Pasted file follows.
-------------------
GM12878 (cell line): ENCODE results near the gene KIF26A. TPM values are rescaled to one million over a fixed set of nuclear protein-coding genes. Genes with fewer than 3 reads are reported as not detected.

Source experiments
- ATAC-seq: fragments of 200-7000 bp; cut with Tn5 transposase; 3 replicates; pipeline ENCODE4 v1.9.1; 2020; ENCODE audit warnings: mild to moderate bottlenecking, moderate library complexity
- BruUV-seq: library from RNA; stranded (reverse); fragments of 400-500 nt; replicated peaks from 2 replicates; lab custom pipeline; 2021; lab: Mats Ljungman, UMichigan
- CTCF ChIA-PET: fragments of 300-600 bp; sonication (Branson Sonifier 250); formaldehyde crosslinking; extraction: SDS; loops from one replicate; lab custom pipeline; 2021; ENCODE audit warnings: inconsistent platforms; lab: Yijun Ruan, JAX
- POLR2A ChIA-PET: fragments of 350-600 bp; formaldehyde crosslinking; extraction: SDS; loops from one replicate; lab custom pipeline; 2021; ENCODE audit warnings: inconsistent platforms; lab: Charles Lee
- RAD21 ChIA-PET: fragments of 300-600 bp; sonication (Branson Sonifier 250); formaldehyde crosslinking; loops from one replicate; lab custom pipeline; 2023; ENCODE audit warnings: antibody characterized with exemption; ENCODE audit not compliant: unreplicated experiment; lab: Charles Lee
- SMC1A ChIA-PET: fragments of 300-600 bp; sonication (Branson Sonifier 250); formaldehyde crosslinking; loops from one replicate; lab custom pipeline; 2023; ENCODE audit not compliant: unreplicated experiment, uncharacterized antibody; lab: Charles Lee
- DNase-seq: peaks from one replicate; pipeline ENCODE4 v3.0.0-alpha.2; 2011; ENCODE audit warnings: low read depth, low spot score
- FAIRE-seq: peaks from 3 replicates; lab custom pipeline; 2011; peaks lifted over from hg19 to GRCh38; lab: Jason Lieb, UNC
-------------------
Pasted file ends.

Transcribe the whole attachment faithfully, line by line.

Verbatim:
GM12878 (cell line): ENCODE results near the gene KIF26A. TPM values are rescaled to one million over a fixed set of nuclear protein-coding genes. Genes with fewer than 3 reads are reported as not detected.

Source experiments
- ATAC-seq: fragments of 200-7000 bp; cut with Tn5 transposase; 3 replicates; pipeline ENCODE4 v1.9.1; 2020; ENCODE audit warnings: mild to moderate bottlenecking, moderate library complexity
- BruUV-seq: library from RNA; stranded (reverse); fragments of 400-500 nt; replicated peaks from 2 replicates; lab custom pipeline; 2021; lab: Mats Ljungman, UMichigan
- CTCF ChIA-PET: fragments of 300-600 bp; sonication (Branson Sonifier 250); formaldehyde crosslinking; extraction: SDS; loops from one replicate; lab custom pipeline; 2021; ENCODE audit warnings: inconsistent platforms; lab: Yijun Ruan, JAX
- POLR2A ChIA-PET: fragments of 350-600 bp; formaldehyde crosslinking; extraction: SDS; loops from one replicate; lab custom pipeline; 2021; ENCODE audit warnings: inconsistent platforms; lab: Charles Lee
- RAD21 ChIA-PET: fragments of 300-600 bp; sonication (Branson Sonifier 250); formaldehyde crosslinking; loops from one replicate; lab custom pipeline; 2023; ENCODE audit warnings: antibody characterized with exemption; ENCODE audit not compliant: unreplicated experiment; lab: Charles Lee
- SMC1A ChIA-PET: fragments of 300-600 bp; sonication (Branson Sonifier 250); formaldehyde crosslinking; loops from one replicate; lab custom pipeline; 2023; ENCODE audit not compliant: unreplicated experiment, uncharacterized antibody; lab: Charles Lee
- DNase-seq: peaks from one replicate; pipeline ENCODE4 v3.0.0-alpha.2; 2011; ENCODE audit warnings: low read depth, low spot score
- FAIRE-seq: peaks from 3 replicates; lab custom pipeline; 2011; peaks lifted over from hg19 to GRCh38; lab: Jason Lieb, UNC